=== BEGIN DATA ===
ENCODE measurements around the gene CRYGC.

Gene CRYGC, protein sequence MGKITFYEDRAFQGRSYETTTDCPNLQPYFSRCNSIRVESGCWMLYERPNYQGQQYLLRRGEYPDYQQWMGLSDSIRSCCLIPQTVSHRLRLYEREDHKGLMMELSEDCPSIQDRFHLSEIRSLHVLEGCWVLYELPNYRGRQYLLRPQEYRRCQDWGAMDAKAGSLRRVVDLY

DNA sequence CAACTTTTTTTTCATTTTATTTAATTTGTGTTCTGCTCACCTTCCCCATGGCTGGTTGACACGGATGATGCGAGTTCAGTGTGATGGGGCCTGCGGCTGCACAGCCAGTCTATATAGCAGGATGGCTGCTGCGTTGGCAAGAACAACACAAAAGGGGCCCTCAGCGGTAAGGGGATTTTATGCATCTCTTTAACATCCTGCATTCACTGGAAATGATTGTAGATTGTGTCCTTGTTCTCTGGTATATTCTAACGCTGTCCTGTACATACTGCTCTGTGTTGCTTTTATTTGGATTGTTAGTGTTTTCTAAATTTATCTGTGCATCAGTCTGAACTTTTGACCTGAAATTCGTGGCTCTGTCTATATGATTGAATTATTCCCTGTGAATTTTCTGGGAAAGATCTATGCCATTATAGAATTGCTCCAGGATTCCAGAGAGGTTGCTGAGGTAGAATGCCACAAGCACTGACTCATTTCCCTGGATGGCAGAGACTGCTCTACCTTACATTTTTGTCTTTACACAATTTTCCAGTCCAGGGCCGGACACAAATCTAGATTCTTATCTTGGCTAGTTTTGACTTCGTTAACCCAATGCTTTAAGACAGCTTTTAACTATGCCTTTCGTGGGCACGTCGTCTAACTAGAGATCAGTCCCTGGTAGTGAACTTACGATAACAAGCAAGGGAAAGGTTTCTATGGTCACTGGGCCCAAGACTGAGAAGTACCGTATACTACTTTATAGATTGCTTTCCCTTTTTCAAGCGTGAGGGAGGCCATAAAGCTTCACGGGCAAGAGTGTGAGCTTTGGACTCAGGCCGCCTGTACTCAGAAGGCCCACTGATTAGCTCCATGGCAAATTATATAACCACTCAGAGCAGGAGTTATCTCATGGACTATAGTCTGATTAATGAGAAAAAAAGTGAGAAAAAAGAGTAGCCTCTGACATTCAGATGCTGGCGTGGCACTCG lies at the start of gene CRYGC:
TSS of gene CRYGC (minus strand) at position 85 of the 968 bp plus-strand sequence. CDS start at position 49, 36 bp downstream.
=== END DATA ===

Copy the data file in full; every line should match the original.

ENCODE measurements around the gene CRYGC.

Gene CRYGC, protein sequence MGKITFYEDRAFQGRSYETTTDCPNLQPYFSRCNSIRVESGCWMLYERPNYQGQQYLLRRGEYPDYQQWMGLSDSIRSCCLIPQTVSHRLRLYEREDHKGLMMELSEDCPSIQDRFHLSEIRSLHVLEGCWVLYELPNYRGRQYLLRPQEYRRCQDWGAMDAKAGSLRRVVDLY

DNA sequence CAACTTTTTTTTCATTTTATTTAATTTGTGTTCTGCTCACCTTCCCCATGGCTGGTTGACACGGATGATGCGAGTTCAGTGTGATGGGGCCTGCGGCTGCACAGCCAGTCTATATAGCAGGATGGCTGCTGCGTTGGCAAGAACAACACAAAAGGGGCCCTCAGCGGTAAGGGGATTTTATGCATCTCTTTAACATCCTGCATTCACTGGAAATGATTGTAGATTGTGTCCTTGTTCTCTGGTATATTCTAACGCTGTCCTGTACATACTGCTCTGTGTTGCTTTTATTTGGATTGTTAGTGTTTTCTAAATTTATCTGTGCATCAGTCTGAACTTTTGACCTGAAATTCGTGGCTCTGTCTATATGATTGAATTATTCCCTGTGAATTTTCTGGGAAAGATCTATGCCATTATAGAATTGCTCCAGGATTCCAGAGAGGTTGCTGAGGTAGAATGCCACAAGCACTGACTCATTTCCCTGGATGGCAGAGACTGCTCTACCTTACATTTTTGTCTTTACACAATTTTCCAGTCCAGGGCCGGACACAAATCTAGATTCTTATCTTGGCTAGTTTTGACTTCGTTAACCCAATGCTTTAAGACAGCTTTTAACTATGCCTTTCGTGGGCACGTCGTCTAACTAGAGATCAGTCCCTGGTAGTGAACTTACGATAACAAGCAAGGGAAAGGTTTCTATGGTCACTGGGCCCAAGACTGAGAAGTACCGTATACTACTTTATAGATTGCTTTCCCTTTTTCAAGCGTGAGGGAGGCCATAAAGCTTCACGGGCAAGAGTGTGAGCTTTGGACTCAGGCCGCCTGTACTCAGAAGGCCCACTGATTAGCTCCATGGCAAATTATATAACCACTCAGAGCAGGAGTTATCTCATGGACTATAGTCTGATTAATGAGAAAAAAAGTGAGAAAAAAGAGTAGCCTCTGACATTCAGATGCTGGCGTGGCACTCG lies at the start of gene CRYGC:
TSS of gene CRYGC (minus strand) at position 85 of the 968 bp plus-strand sequence. CDS start at position 49, 36 bp downstream.